Why I Choreograph: Annmaria Mazzini
An expressive, intense dancer, Annmaria Mazzini carved out her niche in the Paul Taylor Dance Company’s repertoire with indelible performances in pieces like Rite of Spring (The Rehearsal) and Speaking in Tongues. When she retired from the company after 12 years in 2011, it seemed impossible to imagine another dancer in those roles, so completely had she made them her own. However, Mazzini herself was ready to move on to her next chapter—as a choreographer. She is now artistic director of Mazzini Dance Collective and resident choreographer of the American Modern Ensemble (a group devoted to performing minimalist contemporary music), continuing to share her passion for movement.
The urge to create theater burned in me early, all the way back to when I held my family captive for elaborate living room performances. I was just being a kid, but, oh, the fire was in me! By the time I was 12 and decided I wanted to be a dancer, I had already been practicing solos of my own devising in the basement of the rural Pennsylvania farmhouse where I grew up. It occurs to me now that no one ever saw these spectacles, just a few cats of mine. It was a glorious time, though, born out of play but refined by an increasingly intense focus.
I stayed in the habit of making up dances through high school and college, and it proved a valuable skill. As I began auditioning for programs and local gigs, I had a nice stash of repertory. Choreographing not only brought me some of my first professional credits as a dancer (ask Michael Trusnovec about the “Fred and Ginger” duet we did for a community choir near our school), it helped me to cope with the inevitable rejection all dancers face. Actively creating my own dance experience, I could feel in control instead of helpless.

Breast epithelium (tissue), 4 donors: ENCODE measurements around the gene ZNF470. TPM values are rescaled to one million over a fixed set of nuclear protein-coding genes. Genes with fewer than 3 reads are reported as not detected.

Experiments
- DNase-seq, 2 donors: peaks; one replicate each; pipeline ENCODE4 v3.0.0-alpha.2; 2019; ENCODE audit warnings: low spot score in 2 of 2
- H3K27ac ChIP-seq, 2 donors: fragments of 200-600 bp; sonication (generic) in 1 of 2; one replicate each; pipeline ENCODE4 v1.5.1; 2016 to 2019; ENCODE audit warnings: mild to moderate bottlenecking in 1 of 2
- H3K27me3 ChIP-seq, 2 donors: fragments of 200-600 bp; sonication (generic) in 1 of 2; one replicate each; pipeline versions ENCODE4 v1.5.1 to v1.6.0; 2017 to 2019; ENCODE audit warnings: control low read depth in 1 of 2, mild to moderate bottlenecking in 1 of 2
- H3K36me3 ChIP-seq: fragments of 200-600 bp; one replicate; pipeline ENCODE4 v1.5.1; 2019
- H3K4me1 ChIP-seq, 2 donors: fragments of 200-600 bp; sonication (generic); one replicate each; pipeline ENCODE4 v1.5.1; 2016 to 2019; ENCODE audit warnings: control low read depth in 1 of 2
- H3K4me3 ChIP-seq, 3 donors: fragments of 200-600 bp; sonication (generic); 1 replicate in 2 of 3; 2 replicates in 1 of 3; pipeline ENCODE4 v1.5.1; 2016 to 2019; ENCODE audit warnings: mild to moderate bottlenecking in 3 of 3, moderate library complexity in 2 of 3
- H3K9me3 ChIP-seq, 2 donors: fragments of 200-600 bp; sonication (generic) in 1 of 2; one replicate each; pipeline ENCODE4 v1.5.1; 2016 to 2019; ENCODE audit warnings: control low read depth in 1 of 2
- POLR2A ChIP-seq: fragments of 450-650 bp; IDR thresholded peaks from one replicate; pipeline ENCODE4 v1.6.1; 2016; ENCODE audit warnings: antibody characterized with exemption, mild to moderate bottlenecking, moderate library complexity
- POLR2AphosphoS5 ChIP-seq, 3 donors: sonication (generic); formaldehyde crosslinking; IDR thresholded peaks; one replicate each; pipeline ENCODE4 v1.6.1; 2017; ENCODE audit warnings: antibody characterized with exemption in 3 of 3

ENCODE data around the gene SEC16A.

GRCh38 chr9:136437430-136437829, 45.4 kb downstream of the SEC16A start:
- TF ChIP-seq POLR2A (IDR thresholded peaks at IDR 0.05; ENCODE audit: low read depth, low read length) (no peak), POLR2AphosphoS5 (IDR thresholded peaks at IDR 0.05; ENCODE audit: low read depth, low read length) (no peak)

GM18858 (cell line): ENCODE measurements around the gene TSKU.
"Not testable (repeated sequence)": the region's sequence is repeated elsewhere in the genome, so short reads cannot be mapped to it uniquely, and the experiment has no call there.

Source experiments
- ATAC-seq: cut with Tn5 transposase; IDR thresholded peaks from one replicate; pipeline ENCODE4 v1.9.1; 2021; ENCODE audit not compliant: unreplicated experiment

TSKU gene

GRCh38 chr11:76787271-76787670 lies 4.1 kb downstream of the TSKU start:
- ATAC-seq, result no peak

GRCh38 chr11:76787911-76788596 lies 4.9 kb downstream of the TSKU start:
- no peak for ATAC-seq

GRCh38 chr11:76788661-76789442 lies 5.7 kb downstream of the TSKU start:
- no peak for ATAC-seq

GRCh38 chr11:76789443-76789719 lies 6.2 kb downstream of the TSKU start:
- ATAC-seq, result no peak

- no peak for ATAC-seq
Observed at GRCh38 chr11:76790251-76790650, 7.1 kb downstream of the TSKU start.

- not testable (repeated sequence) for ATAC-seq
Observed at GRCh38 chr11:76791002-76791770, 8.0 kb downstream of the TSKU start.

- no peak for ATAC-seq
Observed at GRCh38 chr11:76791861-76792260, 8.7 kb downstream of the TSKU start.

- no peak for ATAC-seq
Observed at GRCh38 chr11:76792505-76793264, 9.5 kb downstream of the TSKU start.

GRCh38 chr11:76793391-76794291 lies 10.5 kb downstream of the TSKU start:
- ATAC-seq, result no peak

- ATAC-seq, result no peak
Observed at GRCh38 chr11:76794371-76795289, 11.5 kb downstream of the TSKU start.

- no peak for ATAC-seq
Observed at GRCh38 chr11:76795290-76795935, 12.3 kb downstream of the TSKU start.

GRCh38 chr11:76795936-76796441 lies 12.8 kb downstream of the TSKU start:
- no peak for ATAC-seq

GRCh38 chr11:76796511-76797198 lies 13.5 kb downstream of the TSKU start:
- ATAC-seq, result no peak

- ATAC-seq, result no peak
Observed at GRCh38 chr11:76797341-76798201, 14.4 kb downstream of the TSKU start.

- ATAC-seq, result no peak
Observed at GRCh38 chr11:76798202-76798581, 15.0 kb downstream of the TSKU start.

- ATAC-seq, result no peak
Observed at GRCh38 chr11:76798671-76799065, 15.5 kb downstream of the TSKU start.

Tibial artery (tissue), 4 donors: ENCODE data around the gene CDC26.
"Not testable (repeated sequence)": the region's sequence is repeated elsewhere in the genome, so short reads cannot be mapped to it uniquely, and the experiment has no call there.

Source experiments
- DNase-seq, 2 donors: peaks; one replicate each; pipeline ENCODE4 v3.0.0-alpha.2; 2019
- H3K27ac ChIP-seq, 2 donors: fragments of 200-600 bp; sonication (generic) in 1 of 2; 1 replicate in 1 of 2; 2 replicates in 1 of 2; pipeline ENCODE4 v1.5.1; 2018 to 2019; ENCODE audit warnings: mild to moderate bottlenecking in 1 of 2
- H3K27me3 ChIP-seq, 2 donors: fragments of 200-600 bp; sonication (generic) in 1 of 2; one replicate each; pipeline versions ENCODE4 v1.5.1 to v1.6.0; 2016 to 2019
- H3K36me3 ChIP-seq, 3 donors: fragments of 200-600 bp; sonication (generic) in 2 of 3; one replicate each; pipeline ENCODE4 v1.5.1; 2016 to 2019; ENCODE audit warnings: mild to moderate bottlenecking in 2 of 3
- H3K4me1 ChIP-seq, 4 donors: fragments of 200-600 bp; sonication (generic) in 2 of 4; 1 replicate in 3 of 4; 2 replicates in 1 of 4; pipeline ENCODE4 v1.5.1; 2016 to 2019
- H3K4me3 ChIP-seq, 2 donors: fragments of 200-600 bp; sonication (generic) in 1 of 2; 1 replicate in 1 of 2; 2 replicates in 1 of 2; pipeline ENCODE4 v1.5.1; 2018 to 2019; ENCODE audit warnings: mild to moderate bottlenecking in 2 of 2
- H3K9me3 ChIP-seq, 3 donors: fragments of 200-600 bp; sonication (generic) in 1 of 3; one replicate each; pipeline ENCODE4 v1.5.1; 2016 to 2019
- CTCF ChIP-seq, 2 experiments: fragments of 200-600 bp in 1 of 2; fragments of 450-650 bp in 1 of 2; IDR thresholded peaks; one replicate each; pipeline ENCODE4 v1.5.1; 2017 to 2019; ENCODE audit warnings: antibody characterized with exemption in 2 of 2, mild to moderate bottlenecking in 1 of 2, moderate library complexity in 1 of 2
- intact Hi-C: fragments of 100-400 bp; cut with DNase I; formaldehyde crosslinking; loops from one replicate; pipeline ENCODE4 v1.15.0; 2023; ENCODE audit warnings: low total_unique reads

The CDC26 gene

It was around that time I became obsessed with Paul Taylor’s work. His dancers astounded me with their majestic ferocity, and I desperately wanted to feel whatever it was that Ruth Andrien was feeling when she took my breath away in Esplanade. His was the choreography I needed to dance; the savage athleticism of it stirred things in me, and I badly wanted to live in those beautiful and terrifying worlds he created. Once inside the thrilling patterns and intricate counts of dances like Esplanade, delicious, satisfying jigsaw puzzles, I was driven to the very edge of my physical and mental capabilities. Paul Taylor’s dances make dancers feel like superheroes. Smartypants superheroes. It’s no wonder so many of us go on to choreograph.
I’m now working with a fantastic group of people who, I am happy to say, love performing the dances I make. Any chance for a dancer to do a full-out run of a piece is an opportunity to immerse herself in magic. Like sleep to a baby, it’s when the growth happens, in those moments of complete physical and spiritual abandon.
Watching the dancers perform my work from the audience, I see them do things I’d never seen before, little details with gigantic intentions. One dancer swoops upstage in a low running curve, suddenly changing to face downstage with the full weight of her being, and I can actually feel the force of her gesture travel through me like a gust of wind. These are wild moments that I love. I firmly believe that the more moments we have like these, where we are witness and party to glorious abandon, the bigger our spirits become, and the better we love our lives.